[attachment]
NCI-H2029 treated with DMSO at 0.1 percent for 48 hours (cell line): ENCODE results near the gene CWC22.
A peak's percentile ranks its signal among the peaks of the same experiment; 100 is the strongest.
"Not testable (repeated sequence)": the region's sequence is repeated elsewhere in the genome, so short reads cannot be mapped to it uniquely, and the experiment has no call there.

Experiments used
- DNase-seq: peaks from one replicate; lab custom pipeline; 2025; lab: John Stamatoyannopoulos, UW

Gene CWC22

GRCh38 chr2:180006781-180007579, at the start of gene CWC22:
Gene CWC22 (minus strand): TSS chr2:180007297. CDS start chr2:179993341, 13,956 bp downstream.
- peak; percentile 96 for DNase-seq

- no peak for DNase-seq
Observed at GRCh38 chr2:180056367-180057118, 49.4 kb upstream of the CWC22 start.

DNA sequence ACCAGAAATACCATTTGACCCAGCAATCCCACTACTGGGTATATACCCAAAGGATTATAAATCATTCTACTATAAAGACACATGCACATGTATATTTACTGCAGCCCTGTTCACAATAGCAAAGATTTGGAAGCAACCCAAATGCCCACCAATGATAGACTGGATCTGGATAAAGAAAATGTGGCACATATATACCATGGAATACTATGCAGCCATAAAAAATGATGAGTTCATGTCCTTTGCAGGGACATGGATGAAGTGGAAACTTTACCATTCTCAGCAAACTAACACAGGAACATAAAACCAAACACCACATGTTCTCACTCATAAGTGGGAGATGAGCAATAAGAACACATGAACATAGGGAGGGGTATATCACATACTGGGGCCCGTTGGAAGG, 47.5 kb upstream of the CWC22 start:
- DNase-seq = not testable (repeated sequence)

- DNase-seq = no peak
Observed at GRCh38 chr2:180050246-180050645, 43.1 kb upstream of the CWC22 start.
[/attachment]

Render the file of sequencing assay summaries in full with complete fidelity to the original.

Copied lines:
NCI-H2029 treated with DMSO at 0.1 percent for 48 hours (cell line): ENCODE results near the gene CWC22.
A peak's percentile ranks its signal among the peaks of the same experiment; 100 is the strongest.
"Not testable (repeated sequence)": the region's sequence is repeated elsewhere in the genome, so short reads cannot be mapped to it uniquely, and the experiment has no call there.

Experiments used
- DNase-seq: peaks from one replicate; lab custom pipeline; 2025; lab: John Stamatoyannopoulos, UW

Gene CWC22

GRCh38 chr2:180006781-180007579, at the start of gene CWC22:
Gene CWC22 (minus strand): TSS chr2:180007297. CDS start chr2:179993341, 13,956 bp downstream.
- peak; percentile 96 for DNase-seq

- no peak for DNase-seq
Observed at GRCh38 chr2:180056367-180057118, 49.4 kb upstream of the CWC22 start.

DNA sequence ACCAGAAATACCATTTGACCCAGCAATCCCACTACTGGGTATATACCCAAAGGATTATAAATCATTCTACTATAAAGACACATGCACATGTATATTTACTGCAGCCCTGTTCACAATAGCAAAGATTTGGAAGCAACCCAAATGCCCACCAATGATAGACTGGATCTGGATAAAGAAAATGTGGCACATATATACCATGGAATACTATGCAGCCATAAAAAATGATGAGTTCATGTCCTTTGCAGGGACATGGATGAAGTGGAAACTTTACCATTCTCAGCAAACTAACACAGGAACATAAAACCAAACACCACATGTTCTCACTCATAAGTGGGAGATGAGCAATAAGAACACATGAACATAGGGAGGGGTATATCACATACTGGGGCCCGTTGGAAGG, 47.5 kb upstream of the CWC22 start:
- DNase-seq = not testable (repeated sequence)

- DNase-seq = no peak
Observed at GRCh38 chr2:180050246-180050645, 43.1 kb upstream of the CWC22 start.